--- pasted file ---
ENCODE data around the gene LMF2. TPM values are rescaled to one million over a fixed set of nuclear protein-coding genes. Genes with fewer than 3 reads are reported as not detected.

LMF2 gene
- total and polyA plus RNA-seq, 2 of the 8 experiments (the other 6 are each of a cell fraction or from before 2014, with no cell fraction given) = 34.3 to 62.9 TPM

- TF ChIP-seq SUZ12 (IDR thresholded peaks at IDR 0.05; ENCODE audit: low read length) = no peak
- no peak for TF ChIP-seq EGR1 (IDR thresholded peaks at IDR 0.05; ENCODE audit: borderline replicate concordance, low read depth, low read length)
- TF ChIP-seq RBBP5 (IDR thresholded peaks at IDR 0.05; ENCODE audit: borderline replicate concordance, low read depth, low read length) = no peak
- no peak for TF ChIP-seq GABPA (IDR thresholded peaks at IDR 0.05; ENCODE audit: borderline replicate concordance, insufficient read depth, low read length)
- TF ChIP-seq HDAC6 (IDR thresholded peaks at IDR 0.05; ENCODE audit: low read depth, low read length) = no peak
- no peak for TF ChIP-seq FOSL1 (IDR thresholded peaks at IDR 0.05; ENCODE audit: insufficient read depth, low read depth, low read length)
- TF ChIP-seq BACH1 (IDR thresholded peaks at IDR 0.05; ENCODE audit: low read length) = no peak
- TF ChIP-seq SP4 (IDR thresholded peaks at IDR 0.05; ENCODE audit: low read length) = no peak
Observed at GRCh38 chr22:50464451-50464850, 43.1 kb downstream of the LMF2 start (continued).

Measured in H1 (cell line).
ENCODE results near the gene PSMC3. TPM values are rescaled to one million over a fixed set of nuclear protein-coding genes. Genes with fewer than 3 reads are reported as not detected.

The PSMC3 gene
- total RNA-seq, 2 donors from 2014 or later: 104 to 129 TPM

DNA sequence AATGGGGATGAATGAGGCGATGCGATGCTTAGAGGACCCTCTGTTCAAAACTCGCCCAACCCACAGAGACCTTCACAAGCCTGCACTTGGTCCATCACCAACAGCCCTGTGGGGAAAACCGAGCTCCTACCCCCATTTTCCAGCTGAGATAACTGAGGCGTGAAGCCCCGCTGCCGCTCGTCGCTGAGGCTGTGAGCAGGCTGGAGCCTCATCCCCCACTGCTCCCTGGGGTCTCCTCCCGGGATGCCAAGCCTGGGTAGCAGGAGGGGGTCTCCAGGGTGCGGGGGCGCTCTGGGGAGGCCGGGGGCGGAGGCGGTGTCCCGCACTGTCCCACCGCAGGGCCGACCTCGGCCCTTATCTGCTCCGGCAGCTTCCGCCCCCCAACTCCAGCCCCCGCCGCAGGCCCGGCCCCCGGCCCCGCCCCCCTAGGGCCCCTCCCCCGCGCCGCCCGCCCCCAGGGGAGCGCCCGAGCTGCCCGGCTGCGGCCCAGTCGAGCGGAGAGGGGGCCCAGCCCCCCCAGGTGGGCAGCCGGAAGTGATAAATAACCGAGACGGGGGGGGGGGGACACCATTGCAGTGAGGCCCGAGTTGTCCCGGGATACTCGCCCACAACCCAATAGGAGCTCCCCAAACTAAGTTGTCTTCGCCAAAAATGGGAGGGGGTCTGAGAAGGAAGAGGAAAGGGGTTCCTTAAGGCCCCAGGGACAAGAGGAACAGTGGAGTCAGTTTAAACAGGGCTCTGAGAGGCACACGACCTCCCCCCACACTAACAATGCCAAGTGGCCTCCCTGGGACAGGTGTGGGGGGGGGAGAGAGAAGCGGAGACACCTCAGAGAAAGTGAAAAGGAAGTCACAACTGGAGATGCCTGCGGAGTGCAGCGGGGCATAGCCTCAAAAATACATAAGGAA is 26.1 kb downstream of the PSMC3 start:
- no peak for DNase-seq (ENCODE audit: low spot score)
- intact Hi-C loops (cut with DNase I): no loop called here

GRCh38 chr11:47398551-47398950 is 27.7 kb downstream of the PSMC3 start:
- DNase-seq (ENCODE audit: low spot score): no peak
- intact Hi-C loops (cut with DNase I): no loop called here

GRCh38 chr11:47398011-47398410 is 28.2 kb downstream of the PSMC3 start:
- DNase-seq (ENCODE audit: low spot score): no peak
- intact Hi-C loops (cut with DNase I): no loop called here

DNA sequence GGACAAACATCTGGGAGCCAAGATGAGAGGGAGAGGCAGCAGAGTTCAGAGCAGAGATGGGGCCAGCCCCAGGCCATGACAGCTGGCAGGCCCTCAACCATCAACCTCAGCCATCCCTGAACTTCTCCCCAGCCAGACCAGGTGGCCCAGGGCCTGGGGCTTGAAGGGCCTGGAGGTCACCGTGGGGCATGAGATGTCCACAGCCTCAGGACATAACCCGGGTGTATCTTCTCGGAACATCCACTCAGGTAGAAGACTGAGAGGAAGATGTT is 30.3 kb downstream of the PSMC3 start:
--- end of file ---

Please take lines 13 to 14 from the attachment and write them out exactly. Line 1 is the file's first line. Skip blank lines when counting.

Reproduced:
Measured in H1 (cell line).
ENCODE results near the gene PSMC3. TPM values are rescaled to one million over a fixed set of nuclear protein-coding genes. Genes with fewer than 3 reads are reported as not detected.